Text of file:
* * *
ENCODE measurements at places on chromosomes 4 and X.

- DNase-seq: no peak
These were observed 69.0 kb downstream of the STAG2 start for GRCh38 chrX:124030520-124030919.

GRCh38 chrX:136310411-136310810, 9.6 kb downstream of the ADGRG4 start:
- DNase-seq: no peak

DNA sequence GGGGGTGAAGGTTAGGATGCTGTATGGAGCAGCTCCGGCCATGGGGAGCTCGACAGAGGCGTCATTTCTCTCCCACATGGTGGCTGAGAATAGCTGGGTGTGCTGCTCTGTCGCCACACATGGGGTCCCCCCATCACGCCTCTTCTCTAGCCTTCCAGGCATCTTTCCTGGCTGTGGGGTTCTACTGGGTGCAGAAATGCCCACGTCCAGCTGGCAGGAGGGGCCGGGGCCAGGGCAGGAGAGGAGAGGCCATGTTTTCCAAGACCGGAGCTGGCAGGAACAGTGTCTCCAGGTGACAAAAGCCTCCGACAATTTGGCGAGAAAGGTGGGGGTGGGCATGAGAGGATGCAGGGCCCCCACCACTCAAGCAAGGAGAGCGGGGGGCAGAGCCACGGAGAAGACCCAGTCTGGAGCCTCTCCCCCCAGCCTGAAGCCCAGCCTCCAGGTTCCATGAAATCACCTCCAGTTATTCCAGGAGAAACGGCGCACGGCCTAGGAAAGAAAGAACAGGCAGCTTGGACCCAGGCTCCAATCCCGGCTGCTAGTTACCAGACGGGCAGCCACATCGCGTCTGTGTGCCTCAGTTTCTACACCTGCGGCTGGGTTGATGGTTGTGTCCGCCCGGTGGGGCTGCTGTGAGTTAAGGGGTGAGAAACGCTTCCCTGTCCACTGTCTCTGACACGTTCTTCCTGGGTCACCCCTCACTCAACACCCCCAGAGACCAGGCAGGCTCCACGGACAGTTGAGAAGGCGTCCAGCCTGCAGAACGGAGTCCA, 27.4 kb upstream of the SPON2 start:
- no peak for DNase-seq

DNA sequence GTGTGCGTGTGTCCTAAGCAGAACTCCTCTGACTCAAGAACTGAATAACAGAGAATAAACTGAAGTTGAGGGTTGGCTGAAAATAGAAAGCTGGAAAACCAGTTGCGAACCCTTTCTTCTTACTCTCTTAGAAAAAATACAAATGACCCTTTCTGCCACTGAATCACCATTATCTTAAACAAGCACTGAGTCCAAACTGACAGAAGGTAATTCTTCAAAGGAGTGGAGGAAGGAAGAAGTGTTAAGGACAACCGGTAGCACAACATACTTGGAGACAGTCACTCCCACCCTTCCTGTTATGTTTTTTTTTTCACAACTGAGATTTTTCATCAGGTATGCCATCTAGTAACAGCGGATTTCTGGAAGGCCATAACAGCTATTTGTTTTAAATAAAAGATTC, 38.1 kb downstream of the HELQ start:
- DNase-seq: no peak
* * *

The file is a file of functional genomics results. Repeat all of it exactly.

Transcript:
ENCODE measurements at places on chromosomes 4 and X.

- DNase-seq: no peak
These were observed 69.0 kb downstream of the STAG2 start for GRCh38 chrX:124030520-124030919.

GRCh38 chrX:136310411-136310810, 9.6 kb downstream of the ADGRG4 start:
- DNase-seq: no peak

DNA sequence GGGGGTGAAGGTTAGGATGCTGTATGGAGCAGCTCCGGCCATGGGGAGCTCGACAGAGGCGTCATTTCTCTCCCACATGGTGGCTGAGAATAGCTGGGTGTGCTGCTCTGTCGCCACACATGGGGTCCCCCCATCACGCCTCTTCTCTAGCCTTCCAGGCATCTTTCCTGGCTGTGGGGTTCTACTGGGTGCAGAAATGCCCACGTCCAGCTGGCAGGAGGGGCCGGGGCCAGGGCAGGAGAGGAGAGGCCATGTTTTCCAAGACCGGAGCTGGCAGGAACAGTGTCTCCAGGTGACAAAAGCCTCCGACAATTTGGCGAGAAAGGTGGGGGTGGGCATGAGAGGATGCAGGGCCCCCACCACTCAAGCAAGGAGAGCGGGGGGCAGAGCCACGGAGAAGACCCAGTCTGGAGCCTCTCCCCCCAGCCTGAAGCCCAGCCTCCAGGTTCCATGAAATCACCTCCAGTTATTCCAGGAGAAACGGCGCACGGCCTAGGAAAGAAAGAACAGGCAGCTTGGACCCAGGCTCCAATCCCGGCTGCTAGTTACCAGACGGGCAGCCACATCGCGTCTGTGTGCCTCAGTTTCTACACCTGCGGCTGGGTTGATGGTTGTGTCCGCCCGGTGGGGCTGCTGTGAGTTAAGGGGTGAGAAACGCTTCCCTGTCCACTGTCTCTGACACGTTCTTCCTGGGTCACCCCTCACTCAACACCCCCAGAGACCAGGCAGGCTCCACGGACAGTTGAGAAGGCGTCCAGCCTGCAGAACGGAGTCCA, 27.4 kb upstream of the SPON2 start:
- no peak for DNase-seq

DNA sequence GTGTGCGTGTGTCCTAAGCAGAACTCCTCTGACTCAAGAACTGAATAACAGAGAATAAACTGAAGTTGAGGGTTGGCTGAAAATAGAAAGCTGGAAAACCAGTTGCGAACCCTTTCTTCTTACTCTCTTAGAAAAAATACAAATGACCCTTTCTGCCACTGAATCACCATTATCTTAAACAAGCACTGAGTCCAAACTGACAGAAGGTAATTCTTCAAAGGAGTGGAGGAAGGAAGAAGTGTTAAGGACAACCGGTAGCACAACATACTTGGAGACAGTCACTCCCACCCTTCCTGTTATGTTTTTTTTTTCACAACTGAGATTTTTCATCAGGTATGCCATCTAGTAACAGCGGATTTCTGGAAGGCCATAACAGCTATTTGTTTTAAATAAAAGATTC, 38.1 kb downstream of the HELQ start:
- DNase-seq: no peak